During large-scale unpredictable events such as COVID-19, insights—not just data—can help with accurate predictions and planning
“Insights” is a word that has gained ambiguity through misuse. Often, people use it to mean data or information, statistics or facts, but those definitions are too simplistic. True insights are more complex and powerful because they apply a human lens to our understanding of evidence and trends.
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When trying to predict behaviours during a time of rapid change, such as consumer food and beverage trends during the spread of and recovery from COVID-19, charts and graphs tell only part of the story. For better planning, brands must learn to take information a beat further, turning it into actual insight. Whether you are a market researcher, a sales person or a CEO, you will benefit from developing your insights capability through a formalized insight approach.
The value of data
We live in the information age, where it has been said that “data is the new oil” and the world is fuelled by it. Data can tell us valuable information including business performance through profit and loss statistics or category growth. But it doesn’t tell us the “why”, so using data as the sole foundation of a key strategy decision or product launch is ill advised.
Data, no matter how “big”, usually lacks context. Take for example the role of COVID-19 on today’s marketplace. If we examine purchases of toilet paper, data would tell us that sales of toilet paper on Amazon jumped 1,000%, year-on-year, between 2019 and 2020. At face value, this information could inspire manufacturers to scale ever upward. But context and human-centred observation tells us that many shoppers weren’t even sure why they were stockpiling the product, suggesting fear versus a rational and continuous need.
As we adjust to our new normal in relation to COVID-19, the panicked consumer sentiment is calming and so is some demand, meaning what was flying off shelves even two weeks ago may not be approached with the same urgency today. Data is a good view of the past and, in cases of real-time computing, the present. But it’s not always an accurate predictor of the future.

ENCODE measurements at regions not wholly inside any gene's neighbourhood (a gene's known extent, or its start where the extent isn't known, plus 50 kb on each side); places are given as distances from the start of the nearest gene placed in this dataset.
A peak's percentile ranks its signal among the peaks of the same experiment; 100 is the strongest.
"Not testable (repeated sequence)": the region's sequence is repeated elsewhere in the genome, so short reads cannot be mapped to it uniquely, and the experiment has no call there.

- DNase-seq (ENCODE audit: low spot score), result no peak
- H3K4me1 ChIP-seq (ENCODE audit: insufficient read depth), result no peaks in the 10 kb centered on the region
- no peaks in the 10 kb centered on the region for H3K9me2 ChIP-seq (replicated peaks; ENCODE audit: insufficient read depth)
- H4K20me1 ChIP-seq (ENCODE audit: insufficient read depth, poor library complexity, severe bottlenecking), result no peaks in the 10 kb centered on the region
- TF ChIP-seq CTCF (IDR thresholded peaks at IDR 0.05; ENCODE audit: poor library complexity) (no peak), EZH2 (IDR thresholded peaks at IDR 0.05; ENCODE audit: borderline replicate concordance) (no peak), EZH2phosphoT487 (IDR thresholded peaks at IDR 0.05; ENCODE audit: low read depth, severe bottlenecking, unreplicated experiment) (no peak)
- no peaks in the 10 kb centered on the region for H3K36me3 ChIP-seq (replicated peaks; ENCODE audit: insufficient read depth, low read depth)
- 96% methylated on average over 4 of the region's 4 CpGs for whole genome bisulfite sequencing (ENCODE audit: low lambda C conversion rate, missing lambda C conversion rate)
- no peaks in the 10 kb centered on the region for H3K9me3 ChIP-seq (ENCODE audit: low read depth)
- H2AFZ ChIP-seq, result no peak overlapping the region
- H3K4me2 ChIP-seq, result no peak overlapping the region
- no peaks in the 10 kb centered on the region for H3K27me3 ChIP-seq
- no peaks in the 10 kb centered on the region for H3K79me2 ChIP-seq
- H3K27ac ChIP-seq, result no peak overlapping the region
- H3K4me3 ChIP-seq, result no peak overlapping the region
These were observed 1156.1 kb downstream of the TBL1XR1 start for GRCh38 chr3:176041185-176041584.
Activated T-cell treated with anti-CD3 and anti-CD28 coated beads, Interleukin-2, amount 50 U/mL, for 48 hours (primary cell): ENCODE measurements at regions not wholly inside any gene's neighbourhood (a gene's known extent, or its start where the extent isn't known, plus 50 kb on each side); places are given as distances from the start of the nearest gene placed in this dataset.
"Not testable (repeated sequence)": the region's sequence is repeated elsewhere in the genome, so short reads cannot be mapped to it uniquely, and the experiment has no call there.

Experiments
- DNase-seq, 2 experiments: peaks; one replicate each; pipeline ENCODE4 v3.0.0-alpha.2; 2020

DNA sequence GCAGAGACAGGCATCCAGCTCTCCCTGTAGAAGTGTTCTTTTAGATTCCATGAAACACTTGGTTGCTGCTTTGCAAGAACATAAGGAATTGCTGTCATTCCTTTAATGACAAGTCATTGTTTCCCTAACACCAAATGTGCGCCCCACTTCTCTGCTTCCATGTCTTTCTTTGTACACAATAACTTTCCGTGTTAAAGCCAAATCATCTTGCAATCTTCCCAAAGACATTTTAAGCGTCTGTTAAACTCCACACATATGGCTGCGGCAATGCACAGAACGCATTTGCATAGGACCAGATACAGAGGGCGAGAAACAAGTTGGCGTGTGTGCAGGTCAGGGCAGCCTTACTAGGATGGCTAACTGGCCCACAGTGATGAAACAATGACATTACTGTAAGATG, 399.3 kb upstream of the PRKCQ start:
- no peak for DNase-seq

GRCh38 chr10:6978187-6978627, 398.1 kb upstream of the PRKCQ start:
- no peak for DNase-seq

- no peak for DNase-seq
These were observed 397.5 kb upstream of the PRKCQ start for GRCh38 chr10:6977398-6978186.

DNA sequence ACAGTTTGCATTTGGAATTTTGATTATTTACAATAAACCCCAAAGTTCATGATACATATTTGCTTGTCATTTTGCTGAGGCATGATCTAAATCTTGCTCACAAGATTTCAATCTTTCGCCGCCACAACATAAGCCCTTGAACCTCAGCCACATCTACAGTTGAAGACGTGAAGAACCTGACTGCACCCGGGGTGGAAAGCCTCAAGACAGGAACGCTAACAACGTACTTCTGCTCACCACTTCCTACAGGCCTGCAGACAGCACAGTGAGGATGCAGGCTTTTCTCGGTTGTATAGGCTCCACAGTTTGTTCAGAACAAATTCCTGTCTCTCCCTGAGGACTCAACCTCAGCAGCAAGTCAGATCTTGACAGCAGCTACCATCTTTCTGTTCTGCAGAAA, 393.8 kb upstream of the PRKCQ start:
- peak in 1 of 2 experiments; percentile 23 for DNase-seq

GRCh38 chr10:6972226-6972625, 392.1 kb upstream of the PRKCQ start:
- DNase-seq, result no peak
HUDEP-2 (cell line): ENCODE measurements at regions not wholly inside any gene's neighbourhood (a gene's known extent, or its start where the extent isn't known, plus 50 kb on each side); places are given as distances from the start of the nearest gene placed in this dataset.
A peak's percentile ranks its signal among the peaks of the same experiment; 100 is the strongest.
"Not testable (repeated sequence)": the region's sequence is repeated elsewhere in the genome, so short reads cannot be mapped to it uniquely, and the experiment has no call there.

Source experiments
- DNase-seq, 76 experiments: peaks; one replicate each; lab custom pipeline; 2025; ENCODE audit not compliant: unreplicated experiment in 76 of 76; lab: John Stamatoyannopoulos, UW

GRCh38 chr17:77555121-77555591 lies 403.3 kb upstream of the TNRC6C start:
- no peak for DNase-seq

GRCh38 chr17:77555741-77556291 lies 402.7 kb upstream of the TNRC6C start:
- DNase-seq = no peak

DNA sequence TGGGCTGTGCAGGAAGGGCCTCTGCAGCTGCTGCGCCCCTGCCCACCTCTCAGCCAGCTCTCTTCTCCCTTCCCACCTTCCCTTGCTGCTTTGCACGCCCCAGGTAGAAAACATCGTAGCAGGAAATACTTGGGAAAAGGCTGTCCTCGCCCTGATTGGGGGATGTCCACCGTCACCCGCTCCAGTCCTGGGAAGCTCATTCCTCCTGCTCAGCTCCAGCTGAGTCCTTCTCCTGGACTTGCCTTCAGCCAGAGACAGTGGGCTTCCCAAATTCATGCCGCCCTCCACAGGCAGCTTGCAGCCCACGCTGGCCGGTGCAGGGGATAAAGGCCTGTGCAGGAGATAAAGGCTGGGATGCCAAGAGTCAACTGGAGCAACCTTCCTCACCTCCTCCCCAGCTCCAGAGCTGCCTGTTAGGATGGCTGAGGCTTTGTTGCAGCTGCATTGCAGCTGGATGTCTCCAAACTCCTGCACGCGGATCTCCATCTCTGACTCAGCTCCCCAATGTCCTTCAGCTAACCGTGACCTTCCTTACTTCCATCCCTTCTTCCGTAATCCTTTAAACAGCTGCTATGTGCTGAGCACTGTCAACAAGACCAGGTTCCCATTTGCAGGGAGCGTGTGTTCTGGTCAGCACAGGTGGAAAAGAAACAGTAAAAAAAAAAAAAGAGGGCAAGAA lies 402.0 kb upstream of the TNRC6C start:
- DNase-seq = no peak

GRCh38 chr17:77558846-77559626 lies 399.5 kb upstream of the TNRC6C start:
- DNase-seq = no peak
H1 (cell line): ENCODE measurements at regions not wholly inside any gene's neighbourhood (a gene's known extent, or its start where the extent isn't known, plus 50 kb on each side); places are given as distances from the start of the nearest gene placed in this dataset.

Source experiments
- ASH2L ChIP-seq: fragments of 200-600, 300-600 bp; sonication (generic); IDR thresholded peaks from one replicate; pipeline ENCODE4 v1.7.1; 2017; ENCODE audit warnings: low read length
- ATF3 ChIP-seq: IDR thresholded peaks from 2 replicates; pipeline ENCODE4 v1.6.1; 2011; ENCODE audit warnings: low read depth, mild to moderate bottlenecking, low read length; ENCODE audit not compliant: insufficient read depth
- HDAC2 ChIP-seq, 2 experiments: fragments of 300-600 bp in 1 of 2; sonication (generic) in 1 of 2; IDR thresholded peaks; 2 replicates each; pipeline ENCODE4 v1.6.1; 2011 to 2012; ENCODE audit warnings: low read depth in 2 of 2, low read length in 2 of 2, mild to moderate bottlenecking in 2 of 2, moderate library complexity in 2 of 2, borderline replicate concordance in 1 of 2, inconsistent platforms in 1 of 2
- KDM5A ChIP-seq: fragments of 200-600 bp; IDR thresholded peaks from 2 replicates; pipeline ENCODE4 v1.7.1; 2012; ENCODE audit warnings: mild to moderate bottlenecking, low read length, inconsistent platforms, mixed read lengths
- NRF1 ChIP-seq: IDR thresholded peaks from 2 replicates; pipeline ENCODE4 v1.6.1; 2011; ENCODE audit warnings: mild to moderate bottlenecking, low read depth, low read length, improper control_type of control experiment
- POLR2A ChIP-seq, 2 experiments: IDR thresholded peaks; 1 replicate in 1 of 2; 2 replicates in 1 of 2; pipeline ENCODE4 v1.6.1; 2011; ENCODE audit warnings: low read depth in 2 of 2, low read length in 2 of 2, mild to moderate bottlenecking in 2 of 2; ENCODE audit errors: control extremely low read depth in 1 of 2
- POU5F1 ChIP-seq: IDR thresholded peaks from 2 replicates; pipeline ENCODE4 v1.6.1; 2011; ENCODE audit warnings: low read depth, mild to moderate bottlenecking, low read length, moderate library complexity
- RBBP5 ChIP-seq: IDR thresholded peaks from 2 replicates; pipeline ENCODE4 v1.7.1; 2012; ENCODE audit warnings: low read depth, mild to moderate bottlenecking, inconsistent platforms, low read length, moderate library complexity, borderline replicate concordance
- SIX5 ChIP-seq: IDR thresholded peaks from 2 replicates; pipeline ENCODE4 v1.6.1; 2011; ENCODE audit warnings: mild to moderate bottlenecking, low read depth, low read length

Adopting a bigger picture view
Whether you’re aware of it or not, you likely form insights every day without following a formal approach. Being an expert on your product, category or spot along the supply chain allows you to collate observations, data and context into insights at a rapid-fire pace. Before long, it becomes a gut feeling or instinct.
But, responding with accuracy and consistency requires stepping back, considering different perspectives and approaches and examining problems with a deep curiosity and an openness to finding insight everywhere.
Creating a formalized insight approach
There are a plethora of research and insight generation techniques to fit every problem statement or brief, but to hone your process, consider the below four steps.
Step 1: Identify your problem space
Spend time understanding and defining the problem you are trying to address. This could be a customer problem or a product requirement. Explore the constraints that are stopping you from achieving your goal, such as understanding the emotional needs of your target customer or what time of day your product could maximise sales. This will help establish what is known and unknown. For example, a ready-to-drink coffee brand might be trying to determine what sort of products to bring to market in this changing climate. By identifying the unknown information keeping you from having an accurate picture, you can create a plan to fill this knowledge gap.